Stimulation protocol and data acquisition

The inserted nerve cuff electrode delivered rectangular pulses with a 200 μs pulse width to the tibial nerve. The stimulation time was set to 30 min to mimic a typical clinical application8,13,15. The threshold (T) of stimulation intensity was set by observing toe twitches. In previous studies of both cats and rats, TNS with an intensity greater than 2 T was sufficient for inhibiting reflex bladder contractions23,30. Therefore, we applied TNS intensity between 2 and 3 T to inhibit the bladder. A cystometrogram (CMG) was performed on the unanesthetized rats by the continuous infusion of body-warm saline at a rate of 0.1 ml/min until inter-contraction intervals stabilized. To determine whether TNS influenced urinary function, we measured the pre- and post-stimulation: bladder capacity (BC), voiding pressure (VP), inter-contraction interval (ICI), and voiding volume (VV). CMGs were continuously performed during all experimental procedures using LabChart software and a PowerLab data acquisition system (AD Instruments, Colorado Springs, CO, USA).

In the first experiments, the tibial nerve was stimulated at either 10 Hz (n = 6) or 50 Hz (n = 6) to determine the most effective frequency for inhibiting bladder activity. CMGs were performed before, and after 30 min of TNS at different frequencies and included at least five bladder contractions to determine which frequency induced the greatest effect on bladder contractions. A second round of experiments was performed to confirm the changes in post-stimulation effect. After the 30 min TNS, using the stimulation frequency determined in the first experiment, the prolonged post-stimulation effects were monitored in 12 unanesthetized rats. Post-stimulation inhibitory effects were considered to have disappeared when both ICI and VV, measured in real time, were equal to the values measured in the pre-stimulation session. After the post-stimulation effects disappeared, a second round of 30 min TNS were administered to randomly selected rats (n = 7) and the post-stimulation effects observed.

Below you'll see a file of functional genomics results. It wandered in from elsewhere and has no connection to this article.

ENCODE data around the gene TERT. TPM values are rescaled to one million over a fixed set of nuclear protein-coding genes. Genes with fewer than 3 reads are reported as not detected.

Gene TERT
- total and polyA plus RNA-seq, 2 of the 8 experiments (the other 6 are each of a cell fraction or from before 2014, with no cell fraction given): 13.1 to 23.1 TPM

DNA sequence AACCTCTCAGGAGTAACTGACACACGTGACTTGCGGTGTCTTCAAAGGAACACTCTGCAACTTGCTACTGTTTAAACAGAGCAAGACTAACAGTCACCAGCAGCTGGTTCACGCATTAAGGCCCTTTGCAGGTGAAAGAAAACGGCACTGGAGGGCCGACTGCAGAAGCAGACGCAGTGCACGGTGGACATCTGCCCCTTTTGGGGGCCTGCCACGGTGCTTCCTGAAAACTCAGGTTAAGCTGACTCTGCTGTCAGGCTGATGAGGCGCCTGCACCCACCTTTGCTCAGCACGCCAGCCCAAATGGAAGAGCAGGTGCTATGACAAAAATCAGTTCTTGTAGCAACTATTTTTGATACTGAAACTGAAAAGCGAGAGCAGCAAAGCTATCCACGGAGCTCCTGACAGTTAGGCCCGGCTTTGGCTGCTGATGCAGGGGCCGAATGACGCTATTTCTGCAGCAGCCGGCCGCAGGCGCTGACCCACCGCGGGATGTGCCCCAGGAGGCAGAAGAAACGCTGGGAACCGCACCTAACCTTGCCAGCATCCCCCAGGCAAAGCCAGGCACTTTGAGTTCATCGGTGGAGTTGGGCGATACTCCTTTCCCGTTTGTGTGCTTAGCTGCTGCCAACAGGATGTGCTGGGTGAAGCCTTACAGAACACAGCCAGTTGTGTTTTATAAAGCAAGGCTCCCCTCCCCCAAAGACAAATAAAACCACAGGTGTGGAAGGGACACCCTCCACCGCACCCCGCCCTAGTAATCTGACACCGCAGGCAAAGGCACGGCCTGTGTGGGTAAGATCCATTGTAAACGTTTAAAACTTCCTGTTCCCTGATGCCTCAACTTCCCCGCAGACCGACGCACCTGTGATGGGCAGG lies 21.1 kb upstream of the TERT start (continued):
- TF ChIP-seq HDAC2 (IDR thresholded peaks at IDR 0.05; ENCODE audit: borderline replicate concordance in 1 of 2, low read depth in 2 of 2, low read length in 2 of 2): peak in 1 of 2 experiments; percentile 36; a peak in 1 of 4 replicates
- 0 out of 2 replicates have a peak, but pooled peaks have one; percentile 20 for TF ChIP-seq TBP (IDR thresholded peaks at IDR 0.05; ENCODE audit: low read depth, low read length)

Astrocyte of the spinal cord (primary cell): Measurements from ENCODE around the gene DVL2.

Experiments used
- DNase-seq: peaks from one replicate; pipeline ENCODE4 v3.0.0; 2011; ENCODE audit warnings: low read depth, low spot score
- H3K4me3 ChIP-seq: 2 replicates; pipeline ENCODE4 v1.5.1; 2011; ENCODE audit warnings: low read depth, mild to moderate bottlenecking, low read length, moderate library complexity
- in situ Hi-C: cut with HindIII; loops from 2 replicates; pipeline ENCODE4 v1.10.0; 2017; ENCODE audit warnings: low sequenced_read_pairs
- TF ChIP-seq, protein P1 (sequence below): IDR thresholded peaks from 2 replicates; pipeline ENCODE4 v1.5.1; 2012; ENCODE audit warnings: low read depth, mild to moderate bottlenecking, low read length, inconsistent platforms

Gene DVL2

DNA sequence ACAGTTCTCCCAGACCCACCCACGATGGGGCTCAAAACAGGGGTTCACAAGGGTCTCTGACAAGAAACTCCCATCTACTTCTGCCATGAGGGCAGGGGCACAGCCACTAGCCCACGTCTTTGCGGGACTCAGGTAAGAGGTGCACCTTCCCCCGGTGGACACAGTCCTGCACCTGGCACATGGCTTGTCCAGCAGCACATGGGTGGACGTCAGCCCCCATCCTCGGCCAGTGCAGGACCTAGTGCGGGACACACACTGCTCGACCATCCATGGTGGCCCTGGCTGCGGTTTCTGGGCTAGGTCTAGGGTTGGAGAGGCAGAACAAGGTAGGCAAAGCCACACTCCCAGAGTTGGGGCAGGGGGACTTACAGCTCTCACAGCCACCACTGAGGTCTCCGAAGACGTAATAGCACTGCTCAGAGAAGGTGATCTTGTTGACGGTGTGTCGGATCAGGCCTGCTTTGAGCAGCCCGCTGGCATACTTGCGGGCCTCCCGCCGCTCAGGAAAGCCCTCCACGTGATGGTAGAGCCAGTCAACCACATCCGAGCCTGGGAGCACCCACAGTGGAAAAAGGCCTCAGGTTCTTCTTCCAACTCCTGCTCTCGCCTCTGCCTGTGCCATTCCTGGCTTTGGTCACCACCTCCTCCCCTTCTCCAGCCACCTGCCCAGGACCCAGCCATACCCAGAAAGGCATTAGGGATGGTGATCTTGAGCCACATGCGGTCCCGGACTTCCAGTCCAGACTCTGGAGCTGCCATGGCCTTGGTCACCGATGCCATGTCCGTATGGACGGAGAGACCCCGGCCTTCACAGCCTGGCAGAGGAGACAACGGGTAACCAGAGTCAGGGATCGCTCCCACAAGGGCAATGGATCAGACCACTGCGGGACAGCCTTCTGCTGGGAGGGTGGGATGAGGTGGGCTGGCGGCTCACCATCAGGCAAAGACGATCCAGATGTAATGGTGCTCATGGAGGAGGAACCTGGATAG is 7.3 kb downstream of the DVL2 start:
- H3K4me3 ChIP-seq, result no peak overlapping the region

Data analysis

All data were analyzed using LabChart software and MATLAB (MathWorks, Torrance, CA, USA) was used for additional analysis. The measured data from CMGs were normalized by the parameters obtained in the pre-stimulation period (before TNS) and the change expressed as a percentage of the value for that parameter established in the pre-stimulation period (the control). All the data are presented as mean and standard error. Statistical analyses were performed using either the Student t-test or ANOVA followed by Bonferroni multiple comparison, where a value of P < 0.05 was considered significant.